With the offseason underway, one name that looks to be on the Indians’ short list this offseason is Kevin Youkilis.  He had his $13 million option for next season declined by the White Sox last week, making him a free agent. Now that he is free to negotiate and sign with any team, the Indians are expected to be one of his biggest suitors this offseason.

Youkilis, 33, hit .235 with 19 HR, 60 RBI and .745 OPS in 122 combined games with the Red Sox and White Sox. The overall performance is not great, but he played well with the White Sox once he was traded there hitting .236 with 15 HR, 46 RBI, and .771 OPS in 80 games. He also has a history of hitting lefties well, and last season continued that hitting .275 with a .878 OPS against them (.220 AVG, .693 OPS vs. righties).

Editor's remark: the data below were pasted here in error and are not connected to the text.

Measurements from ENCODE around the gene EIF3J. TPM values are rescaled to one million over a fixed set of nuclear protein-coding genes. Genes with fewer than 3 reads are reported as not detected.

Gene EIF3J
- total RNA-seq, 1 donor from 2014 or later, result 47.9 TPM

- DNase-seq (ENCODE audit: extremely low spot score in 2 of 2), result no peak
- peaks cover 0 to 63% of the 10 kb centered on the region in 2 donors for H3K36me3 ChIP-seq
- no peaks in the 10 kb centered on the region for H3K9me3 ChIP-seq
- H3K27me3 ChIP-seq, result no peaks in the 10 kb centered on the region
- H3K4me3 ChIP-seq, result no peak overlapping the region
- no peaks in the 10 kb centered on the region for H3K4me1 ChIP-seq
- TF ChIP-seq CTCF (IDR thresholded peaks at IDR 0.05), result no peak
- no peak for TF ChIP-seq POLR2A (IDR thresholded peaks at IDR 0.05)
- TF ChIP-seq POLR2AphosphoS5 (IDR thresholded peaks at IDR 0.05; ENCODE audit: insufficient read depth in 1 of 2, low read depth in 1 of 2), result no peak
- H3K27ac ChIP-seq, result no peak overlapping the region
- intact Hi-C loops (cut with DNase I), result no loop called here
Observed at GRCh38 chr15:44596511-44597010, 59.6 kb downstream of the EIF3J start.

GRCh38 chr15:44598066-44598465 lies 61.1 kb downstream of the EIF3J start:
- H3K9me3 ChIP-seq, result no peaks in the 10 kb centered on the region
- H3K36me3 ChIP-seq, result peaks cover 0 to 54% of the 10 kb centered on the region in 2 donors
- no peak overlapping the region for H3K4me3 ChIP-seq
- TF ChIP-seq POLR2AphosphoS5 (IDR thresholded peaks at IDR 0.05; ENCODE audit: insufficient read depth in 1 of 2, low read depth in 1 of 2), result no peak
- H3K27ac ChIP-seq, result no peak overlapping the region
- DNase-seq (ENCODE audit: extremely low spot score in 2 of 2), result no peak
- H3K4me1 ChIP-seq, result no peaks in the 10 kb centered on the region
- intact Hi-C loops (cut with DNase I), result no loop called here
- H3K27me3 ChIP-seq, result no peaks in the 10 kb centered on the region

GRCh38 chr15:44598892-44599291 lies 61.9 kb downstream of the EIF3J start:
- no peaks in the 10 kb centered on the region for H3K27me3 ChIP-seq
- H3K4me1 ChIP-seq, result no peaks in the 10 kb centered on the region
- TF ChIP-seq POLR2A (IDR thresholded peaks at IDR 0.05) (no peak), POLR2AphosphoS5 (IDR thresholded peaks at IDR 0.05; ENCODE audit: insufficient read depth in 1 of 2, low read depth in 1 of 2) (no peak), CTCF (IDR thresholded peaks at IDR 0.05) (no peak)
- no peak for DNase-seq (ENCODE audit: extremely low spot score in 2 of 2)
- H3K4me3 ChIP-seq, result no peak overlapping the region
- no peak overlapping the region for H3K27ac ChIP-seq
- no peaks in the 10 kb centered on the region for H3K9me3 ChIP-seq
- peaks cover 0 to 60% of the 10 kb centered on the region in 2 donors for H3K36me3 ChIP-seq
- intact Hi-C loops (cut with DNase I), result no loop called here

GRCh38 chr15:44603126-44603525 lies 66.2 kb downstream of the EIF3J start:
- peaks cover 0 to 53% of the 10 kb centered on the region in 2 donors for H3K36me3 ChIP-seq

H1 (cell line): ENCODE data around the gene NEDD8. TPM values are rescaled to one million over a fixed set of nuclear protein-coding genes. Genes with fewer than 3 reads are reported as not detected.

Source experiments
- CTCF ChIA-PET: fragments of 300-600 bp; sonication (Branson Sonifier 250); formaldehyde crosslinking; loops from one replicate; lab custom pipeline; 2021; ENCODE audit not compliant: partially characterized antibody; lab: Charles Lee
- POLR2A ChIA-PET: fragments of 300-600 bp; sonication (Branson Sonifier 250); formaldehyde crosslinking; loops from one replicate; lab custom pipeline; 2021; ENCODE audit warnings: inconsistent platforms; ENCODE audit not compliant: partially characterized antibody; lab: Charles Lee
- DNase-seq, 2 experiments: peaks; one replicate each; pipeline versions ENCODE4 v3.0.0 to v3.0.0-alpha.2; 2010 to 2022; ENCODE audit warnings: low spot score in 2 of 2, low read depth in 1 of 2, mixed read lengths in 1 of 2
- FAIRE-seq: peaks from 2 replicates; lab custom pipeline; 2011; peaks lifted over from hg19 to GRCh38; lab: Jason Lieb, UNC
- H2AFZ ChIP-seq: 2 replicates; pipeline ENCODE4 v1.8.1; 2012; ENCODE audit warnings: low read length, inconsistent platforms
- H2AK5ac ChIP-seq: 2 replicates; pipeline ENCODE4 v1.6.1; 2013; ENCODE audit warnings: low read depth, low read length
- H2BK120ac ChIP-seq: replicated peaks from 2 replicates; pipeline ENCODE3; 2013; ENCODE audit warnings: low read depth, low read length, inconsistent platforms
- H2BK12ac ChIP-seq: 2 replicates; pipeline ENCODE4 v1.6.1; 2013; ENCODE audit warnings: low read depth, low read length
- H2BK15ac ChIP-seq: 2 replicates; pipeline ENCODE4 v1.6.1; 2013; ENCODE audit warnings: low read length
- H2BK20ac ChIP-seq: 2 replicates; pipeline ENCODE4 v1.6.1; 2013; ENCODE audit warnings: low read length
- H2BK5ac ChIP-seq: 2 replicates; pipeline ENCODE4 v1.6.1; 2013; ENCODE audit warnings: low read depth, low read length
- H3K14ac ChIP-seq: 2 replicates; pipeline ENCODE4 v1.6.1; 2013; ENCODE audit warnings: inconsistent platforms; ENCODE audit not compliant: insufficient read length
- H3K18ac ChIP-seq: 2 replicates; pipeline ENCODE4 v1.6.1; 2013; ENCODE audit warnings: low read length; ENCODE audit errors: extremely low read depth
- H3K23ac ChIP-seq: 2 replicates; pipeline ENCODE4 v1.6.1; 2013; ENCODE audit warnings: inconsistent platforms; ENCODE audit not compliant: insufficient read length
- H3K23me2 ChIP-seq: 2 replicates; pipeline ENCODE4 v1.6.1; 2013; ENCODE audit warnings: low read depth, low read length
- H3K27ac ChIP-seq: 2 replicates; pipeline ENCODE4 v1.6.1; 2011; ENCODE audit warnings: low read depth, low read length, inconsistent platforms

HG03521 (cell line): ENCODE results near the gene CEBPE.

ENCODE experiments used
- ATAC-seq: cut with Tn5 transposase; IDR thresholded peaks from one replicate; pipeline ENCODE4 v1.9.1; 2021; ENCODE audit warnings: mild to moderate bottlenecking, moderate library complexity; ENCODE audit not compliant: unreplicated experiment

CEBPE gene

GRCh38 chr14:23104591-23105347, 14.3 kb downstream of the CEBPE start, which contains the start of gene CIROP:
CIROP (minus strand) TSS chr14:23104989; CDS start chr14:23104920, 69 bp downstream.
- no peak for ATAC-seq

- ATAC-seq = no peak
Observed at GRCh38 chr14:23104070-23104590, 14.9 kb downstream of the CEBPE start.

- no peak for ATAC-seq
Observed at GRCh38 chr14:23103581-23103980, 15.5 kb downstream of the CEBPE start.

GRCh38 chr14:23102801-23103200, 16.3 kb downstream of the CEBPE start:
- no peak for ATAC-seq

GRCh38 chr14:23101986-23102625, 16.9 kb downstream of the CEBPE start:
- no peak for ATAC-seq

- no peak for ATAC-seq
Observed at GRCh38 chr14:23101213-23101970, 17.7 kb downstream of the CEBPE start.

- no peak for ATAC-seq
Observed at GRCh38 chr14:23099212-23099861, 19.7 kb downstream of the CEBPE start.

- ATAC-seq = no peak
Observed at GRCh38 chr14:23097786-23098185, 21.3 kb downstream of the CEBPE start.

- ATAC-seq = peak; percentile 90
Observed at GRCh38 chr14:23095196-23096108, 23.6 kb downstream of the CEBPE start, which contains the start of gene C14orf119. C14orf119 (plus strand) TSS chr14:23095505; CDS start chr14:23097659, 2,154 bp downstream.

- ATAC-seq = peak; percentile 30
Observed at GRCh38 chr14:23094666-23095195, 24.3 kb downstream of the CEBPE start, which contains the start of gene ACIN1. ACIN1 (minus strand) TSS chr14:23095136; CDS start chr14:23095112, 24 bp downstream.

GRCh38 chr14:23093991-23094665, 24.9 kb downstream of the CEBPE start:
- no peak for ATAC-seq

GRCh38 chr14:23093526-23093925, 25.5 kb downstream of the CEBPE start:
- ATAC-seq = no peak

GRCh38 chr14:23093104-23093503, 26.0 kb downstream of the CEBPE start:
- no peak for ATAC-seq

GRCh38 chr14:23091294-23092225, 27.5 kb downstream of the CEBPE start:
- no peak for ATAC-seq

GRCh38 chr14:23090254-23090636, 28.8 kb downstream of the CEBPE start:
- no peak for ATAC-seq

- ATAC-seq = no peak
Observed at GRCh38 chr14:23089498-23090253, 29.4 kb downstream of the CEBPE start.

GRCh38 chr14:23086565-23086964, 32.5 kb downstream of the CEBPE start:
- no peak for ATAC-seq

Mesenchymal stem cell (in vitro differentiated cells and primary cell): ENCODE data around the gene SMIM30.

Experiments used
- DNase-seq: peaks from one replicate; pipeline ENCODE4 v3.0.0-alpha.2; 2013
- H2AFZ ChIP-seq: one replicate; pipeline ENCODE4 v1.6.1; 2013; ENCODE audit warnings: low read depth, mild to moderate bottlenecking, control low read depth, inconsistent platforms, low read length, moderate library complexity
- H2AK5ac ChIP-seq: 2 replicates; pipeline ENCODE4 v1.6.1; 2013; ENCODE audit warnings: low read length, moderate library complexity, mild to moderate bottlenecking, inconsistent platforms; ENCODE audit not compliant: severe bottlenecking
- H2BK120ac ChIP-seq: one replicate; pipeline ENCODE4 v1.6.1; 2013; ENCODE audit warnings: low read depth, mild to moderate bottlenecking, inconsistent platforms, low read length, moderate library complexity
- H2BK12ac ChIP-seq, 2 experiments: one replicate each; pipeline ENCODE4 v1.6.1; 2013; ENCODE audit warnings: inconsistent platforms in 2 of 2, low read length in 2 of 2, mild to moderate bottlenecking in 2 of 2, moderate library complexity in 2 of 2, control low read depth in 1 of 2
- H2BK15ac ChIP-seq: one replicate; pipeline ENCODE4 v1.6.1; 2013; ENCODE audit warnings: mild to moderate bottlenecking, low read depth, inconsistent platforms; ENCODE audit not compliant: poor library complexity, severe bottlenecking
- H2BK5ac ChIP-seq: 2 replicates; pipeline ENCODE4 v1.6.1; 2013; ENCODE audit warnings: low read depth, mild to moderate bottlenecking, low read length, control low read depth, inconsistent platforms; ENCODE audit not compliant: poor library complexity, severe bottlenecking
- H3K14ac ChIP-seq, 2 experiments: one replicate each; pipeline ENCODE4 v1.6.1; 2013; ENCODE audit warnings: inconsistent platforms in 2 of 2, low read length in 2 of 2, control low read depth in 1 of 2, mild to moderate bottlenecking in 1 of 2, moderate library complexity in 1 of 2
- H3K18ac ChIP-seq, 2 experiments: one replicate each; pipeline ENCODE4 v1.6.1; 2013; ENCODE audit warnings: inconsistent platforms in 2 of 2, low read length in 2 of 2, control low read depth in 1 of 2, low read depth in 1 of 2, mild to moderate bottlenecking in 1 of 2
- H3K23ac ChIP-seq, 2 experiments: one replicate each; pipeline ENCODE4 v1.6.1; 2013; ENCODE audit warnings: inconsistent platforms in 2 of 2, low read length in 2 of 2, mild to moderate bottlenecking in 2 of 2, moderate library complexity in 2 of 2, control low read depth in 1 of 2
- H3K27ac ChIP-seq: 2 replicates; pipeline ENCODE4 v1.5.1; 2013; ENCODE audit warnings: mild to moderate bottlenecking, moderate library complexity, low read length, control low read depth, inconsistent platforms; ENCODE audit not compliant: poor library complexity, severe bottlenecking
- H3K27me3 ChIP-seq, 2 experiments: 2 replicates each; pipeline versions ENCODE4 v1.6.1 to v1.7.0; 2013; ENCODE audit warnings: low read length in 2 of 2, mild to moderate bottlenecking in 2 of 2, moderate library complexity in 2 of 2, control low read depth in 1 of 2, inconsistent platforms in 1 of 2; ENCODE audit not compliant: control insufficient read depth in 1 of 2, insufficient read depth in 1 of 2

Up until this past season Youkilis had been a very productive player for the past half-decade or so, and continues to be one of the hardest outs in the game with the way he battles every at bat and makes a pitcher work. He obviously is a health risk since he has been bothered the past three seasons with injuries, which should scare teams away from any long term commitment this offseason. With this in mind, he will probably get a one year – maybe two year – deal from a team this offseason, which is a contract that fits into the Indians’ plans.